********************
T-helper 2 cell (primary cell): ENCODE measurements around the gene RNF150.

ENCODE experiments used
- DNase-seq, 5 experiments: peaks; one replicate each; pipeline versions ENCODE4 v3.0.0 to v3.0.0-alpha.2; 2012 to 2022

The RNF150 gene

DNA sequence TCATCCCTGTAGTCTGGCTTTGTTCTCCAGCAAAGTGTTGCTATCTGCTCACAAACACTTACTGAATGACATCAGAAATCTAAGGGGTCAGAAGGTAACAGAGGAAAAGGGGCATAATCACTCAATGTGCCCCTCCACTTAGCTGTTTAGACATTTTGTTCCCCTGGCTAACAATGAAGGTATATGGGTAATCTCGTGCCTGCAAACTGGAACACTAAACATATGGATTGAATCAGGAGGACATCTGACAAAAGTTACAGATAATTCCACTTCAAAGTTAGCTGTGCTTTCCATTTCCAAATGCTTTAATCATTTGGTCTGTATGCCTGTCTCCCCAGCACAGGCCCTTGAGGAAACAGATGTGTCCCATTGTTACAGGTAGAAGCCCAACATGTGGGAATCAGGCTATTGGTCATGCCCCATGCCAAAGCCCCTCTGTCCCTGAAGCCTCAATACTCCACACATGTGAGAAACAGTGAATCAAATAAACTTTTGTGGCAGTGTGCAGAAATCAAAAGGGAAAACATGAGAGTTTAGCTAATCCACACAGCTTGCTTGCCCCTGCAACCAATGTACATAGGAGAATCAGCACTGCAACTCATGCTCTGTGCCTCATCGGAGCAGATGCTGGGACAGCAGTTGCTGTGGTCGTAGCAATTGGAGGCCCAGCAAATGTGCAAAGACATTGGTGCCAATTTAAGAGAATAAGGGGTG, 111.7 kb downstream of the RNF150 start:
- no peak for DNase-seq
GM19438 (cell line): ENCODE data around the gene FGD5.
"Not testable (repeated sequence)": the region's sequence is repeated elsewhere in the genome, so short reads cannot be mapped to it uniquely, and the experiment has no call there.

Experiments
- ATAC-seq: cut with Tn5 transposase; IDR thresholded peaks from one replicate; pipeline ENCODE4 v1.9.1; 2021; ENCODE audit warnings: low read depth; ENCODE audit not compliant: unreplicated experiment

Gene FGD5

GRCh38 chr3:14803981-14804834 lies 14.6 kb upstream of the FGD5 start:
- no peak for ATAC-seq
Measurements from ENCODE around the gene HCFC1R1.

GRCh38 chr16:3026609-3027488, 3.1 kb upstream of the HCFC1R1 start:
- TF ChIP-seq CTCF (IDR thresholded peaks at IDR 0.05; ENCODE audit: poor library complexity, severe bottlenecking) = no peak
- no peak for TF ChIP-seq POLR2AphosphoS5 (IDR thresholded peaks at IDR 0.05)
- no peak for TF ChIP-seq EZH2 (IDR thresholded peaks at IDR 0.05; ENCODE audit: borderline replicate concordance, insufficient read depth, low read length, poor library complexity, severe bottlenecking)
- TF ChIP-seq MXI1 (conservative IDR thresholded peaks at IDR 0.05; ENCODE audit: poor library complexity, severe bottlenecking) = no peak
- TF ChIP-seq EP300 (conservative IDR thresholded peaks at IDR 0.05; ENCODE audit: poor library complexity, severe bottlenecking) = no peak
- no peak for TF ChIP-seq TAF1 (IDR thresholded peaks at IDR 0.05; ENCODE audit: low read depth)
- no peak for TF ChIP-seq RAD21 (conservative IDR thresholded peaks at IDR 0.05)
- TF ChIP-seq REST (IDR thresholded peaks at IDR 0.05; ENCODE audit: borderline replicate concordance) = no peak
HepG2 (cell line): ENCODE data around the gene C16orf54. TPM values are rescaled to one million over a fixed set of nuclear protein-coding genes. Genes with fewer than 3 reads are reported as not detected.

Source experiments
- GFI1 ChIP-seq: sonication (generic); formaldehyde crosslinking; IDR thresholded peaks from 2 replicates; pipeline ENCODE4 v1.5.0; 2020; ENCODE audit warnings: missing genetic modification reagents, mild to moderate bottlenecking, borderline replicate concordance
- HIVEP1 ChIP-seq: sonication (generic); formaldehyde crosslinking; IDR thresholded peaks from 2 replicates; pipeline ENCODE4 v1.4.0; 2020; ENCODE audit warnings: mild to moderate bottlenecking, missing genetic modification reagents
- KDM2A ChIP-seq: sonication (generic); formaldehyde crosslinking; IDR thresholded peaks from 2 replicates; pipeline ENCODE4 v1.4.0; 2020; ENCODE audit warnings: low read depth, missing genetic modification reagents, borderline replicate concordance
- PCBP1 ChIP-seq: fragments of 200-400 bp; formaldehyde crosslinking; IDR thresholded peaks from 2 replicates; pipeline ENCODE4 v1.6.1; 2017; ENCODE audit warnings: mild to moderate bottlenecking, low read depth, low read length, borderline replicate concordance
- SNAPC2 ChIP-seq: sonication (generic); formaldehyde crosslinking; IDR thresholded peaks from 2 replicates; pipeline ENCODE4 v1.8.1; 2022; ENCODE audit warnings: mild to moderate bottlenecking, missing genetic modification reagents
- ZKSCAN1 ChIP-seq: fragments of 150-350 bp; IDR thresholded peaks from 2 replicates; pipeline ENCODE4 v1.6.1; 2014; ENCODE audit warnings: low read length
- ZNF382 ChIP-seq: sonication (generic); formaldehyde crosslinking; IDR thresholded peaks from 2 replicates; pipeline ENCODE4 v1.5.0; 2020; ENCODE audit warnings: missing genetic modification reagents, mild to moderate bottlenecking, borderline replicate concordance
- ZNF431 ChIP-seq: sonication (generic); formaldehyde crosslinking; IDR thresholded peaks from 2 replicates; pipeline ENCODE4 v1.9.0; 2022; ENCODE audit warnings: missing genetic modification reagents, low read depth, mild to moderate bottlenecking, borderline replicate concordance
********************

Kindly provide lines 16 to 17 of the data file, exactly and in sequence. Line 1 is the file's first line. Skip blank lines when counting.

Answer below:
- TF ChIP-seq CTCF (IDR thresholded peaks at IDR 0.05; ENCODE audit: poor library complexity, severe bottlenecking) = no peak
- no peak for TF ChIP-seq POLR2AphosphoS5 (IDR thresholded peaks at IDR 0.05)